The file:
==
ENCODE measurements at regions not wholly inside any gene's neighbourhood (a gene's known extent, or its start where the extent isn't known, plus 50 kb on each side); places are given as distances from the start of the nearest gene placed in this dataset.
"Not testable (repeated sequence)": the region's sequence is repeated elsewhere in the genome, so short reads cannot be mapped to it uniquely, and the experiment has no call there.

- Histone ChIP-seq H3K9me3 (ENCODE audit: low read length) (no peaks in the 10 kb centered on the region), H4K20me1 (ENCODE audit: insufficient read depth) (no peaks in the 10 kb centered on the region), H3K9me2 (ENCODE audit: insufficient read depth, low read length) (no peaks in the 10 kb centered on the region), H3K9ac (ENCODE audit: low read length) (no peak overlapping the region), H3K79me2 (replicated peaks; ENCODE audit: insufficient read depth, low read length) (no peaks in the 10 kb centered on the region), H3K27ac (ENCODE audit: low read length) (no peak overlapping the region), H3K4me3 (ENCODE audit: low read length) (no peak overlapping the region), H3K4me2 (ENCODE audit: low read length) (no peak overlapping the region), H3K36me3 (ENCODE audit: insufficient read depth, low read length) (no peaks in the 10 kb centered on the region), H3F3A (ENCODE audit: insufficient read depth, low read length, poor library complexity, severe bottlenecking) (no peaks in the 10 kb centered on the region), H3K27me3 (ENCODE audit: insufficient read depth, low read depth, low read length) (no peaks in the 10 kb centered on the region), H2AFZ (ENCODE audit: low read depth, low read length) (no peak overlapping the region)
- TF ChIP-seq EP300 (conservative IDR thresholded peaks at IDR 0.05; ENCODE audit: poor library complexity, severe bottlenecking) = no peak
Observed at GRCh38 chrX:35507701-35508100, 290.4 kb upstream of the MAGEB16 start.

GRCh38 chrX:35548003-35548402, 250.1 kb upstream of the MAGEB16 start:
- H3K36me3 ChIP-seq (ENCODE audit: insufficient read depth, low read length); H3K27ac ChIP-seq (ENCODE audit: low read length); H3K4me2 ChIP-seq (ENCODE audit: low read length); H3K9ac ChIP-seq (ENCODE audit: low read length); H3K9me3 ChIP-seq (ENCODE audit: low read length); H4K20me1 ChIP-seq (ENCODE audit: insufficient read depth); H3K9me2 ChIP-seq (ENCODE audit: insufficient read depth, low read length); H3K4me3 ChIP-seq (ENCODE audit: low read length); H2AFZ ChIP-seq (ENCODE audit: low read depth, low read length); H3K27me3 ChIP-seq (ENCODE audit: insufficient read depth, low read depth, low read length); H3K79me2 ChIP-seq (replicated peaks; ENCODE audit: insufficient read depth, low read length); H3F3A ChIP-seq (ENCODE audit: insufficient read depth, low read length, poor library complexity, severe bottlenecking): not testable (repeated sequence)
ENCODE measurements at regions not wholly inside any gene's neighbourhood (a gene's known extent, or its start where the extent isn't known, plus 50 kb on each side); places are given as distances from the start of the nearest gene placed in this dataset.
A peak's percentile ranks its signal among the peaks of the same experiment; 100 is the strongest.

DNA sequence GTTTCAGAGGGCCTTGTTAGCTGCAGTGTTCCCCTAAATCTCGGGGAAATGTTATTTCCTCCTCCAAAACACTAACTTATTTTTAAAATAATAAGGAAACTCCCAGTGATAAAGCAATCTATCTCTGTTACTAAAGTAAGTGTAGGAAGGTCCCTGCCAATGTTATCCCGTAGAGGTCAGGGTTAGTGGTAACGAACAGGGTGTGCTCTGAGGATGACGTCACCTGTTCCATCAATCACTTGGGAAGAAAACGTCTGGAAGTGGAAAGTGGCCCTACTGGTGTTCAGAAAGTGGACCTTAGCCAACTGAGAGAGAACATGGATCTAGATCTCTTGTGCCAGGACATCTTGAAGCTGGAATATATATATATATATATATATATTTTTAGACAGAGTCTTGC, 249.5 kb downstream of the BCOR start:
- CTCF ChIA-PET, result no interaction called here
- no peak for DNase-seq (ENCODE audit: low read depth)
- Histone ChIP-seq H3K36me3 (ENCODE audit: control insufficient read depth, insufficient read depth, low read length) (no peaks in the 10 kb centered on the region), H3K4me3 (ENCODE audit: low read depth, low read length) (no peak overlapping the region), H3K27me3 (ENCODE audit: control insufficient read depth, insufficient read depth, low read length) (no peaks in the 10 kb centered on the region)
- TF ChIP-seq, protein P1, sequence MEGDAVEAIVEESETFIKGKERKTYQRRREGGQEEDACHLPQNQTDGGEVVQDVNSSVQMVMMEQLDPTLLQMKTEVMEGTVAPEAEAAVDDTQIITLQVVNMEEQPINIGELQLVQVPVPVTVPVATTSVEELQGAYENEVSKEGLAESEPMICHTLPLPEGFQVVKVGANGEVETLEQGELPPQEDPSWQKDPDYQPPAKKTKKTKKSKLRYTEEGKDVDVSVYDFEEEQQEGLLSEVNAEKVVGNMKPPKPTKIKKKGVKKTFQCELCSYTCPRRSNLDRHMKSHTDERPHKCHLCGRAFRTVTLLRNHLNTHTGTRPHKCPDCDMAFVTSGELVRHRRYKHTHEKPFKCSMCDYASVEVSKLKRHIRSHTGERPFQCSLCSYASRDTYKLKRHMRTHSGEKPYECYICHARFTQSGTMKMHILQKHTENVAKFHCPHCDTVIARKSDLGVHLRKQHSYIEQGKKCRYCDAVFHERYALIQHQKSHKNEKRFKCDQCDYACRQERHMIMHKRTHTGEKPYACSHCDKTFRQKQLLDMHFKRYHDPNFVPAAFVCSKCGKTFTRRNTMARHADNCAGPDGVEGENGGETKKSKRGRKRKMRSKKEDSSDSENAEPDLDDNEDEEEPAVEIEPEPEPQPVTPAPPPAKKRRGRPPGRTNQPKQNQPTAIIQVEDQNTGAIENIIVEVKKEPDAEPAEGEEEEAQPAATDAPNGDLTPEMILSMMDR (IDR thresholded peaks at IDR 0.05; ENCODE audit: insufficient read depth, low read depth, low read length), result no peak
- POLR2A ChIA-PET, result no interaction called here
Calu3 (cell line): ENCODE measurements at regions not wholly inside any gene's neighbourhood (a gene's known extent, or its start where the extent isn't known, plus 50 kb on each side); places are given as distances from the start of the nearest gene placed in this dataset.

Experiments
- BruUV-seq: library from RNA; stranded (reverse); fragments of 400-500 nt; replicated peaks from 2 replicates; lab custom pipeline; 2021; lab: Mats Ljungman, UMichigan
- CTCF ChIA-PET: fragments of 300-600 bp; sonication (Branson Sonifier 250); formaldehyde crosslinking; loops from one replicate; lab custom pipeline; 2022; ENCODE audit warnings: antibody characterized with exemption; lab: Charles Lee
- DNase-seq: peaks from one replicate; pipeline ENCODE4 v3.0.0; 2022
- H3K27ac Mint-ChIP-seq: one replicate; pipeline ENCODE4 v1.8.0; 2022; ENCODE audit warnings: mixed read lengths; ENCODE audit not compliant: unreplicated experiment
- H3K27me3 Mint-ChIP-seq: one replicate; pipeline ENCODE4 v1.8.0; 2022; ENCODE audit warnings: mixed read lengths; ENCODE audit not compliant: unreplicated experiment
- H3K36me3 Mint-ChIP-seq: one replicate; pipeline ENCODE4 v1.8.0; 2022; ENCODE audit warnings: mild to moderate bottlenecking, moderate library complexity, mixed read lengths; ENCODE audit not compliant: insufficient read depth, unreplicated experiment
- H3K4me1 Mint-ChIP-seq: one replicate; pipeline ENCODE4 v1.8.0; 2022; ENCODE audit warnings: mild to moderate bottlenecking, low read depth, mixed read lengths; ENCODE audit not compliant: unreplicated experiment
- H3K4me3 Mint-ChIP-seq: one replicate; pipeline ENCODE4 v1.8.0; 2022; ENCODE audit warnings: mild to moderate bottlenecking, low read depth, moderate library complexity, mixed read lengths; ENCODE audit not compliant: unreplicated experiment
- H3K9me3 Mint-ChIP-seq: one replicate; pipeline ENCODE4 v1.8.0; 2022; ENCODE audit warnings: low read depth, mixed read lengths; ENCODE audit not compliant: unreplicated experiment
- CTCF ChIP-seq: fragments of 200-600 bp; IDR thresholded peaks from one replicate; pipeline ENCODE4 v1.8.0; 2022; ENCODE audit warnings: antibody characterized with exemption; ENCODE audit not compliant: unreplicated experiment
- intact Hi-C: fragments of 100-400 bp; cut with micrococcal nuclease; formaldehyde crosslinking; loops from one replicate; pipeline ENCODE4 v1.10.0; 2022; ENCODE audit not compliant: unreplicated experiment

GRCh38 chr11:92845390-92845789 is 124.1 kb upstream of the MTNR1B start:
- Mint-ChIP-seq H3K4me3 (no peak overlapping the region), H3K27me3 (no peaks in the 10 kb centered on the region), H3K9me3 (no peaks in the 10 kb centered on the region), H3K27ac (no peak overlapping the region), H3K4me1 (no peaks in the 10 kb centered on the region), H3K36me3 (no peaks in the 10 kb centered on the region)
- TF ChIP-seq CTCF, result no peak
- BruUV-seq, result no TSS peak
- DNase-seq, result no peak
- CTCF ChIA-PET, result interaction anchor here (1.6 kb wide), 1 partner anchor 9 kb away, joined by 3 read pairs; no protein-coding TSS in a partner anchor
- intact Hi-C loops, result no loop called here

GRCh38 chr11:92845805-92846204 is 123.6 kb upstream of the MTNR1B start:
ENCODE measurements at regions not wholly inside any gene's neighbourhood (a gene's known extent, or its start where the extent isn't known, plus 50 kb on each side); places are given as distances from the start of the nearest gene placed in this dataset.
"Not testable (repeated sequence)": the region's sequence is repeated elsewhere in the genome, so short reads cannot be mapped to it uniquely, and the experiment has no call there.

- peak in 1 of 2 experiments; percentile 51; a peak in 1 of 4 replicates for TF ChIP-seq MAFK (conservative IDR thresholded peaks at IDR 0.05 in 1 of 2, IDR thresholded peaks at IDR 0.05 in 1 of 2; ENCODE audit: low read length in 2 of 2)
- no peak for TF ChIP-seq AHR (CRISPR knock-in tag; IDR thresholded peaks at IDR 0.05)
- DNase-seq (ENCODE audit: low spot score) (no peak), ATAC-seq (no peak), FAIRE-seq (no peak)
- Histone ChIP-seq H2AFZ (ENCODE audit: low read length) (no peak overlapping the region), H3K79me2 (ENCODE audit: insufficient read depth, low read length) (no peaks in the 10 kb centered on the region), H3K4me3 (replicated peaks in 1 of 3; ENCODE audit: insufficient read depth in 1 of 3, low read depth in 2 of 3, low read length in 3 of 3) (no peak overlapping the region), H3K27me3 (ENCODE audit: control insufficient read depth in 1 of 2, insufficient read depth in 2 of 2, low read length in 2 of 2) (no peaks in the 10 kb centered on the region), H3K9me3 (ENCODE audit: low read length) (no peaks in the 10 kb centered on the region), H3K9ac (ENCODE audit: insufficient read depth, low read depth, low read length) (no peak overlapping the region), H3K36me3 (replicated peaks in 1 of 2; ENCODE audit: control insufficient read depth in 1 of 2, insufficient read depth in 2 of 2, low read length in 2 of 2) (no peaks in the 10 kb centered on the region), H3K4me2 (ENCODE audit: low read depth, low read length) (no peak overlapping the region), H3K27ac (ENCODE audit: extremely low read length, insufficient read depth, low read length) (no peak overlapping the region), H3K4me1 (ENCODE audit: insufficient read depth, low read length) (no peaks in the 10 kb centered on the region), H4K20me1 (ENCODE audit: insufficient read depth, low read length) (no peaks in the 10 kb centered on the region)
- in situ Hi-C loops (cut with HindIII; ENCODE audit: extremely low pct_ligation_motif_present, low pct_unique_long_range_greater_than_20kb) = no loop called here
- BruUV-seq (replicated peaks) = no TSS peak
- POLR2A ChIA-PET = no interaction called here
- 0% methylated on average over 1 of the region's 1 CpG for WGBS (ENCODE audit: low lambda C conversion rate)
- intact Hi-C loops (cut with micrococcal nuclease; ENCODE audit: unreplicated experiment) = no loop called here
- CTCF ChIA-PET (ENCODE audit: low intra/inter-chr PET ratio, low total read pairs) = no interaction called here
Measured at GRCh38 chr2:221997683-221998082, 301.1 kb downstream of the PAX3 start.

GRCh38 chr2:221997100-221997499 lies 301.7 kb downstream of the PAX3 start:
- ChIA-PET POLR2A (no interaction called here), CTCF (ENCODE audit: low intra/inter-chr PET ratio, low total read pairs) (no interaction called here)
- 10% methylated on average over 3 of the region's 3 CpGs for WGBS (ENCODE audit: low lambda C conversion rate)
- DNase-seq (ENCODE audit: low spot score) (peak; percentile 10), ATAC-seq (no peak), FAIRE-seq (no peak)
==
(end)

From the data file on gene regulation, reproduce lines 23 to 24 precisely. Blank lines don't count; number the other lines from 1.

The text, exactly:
- H3K36me3 Mint-ChIP-seq: one replicate; pipeline ENCODE4 v1.8.0; 2022; ENCODE audit warnings: mild to moderate bottlenecking, moderate library complexity, mixed read lengths; ENCODE audit not compliant: insufficient read depth, unreplicated experiment
- H3K4me1 Mint-ChIP-seq: one replicate; pipeline ENCODE4 v1.8.0; 2022; ENCODE audit warnings: mild to moderate bottlenecking, low read depth, mixed read lengths; ENCODE audit not compliant: unreplicated experiment